The fifth Atlantic Ocean tropical depression strengthened into Tropical Storm Ernesto on Thursday, August 2 at 5 p.m. EDT and tracked over St. Lucia early on August 3. NASA's Terra satellite captured an image of Ernesto from space as it approached the island.
On August 2, 2012 at 1420 UTC (10:20 a.m. EDT) the Moderate Resolution Imaging Spectroradiometer (MODIS)instrument onboard NASA's Terra satellite captured a stunning visible image of Tropical Storm Ernesto as it was approaching the Lesser Antilles. The image showed the highest, strongest thunderstorms from the northern to the eastern and southern quadrants of the storm. Some thunderstorms were so high in the troposphere that they were casting shadows on the lower surrounding thunderstorm cloud tops.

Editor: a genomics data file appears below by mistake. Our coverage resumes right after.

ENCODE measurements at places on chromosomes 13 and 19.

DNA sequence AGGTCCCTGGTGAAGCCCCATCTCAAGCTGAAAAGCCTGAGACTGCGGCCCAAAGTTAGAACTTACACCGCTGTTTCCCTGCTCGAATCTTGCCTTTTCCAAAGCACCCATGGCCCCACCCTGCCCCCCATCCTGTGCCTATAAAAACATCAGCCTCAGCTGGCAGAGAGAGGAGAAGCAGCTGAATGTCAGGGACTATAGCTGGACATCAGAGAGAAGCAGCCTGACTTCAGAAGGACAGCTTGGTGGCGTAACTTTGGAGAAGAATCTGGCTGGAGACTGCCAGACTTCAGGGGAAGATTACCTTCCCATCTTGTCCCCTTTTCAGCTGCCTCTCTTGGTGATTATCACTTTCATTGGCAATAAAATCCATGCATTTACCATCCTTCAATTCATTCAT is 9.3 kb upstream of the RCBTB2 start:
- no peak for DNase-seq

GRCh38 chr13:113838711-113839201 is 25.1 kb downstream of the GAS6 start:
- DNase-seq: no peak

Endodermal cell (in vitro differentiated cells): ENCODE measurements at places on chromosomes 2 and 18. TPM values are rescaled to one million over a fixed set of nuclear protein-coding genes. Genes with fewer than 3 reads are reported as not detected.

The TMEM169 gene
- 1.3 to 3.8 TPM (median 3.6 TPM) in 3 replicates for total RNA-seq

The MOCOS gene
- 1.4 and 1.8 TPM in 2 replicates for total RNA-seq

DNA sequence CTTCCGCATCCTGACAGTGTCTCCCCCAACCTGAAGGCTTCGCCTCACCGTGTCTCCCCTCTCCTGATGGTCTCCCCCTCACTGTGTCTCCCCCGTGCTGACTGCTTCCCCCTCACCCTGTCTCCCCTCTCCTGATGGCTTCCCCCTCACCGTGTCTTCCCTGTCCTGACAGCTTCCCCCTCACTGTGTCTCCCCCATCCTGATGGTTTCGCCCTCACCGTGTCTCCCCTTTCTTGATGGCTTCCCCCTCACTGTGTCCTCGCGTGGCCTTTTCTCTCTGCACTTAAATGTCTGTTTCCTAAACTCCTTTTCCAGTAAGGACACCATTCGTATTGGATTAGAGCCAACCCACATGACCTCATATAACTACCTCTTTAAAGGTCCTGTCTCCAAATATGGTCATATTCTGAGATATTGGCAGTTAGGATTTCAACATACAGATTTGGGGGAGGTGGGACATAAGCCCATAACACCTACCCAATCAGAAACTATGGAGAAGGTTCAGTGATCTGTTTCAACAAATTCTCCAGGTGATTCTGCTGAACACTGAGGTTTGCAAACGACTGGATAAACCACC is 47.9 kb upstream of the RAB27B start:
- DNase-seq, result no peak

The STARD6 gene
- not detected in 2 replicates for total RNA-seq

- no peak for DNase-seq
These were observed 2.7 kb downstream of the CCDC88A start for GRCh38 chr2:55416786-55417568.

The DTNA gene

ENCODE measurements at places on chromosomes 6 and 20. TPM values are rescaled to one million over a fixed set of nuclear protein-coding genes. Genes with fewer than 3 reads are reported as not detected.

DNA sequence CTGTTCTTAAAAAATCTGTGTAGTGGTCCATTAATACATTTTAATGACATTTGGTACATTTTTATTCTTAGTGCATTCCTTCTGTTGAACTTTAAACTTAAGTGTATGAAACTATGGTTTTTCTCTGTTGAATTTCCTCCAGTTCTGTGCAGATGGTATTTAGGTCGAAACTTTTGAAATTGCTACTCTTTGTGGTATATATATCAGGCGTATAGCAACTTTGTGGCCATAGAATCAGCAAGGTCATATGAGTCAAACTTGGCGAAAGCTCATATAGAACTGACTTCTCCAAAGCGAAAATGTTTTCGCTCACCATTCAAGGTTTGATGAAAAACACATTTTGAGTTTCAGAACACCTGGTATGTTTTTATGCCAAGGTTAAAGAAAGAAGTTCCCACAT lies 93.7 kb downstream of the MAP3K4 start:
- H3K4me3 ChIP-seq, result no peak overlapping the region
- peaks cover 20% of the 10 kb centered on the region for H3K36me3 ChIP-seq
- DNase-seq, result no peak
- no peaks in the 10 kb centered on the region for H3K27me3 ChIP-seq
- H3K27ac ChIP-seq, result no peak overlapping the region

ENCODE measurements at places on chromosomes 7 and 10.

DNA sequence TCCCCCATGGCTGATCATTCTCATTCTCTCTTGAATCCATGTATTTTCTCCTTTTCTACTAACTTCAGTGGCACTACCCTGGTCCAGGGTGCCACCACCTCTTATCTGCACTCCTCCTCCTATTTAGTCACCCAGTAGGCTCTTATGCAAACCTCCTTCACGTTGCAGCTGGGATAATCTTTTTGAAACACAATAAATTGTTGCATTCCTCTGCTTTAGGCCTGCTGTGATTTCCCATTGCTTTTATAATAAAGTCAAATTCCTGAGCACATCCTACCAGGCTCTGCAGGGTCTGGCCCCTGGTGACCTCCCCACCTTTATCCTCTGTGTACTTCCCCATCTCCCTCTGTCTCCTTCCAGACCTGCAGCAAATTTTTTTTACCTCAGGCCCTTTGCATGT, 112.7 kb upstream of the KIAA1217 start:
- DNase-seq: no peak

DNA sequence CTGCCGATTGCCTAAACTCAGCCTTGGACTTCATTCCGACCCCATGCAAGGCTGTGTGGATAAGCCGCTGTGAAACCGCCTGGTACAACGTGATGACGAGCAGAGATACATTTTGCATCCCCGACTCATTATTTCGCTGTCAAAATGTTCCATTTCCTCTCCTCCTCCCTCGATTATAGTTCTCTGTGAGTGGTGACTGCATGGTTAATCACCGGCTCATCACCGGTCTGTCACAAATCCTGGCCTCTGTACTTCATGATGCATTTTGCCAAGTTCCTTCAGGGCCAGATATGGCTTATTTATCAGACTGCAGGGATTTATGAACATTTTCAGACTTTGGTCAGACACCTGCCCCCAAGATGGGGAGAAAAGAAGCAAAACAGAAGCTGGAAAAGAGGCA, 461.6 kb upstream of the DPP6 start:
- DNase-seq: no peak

On August 3 at 8 a.m. EDT, Ernesto's maximum sustained winds were near 45 mph (75 kmh). The National Hurricane Center (NHC) reported a wind gust in Saint Lucia during the morning of August 3. During the 7 a.m. EDT hour, Ernesto's center moved over or near Saint Lucia, according to the NHC. By 8 a.m. EDT, Ernesto had moved 40 miles (65 km) away from Saint Lucia, to the west-southwest. Ernesto was near 13.5 North and 61.5 West, and speeding to the west at 24 mph (39 kmh).
As a result of Ernesto's speeding, the government of Trinidad has discontinued the tropical storm watch for Grenada and its dependencies. However, a Tropical Storm Warning is in effect for Dominica, St. Lucia, Martinique and Guadeloupe.
The NHC expects Ernesto to continue speeding westward through the eastern Caribbean Sea near the same rate of speed over the next day or two.
Explore further: Submarine data used to investigate turbulence beneath Arctic ice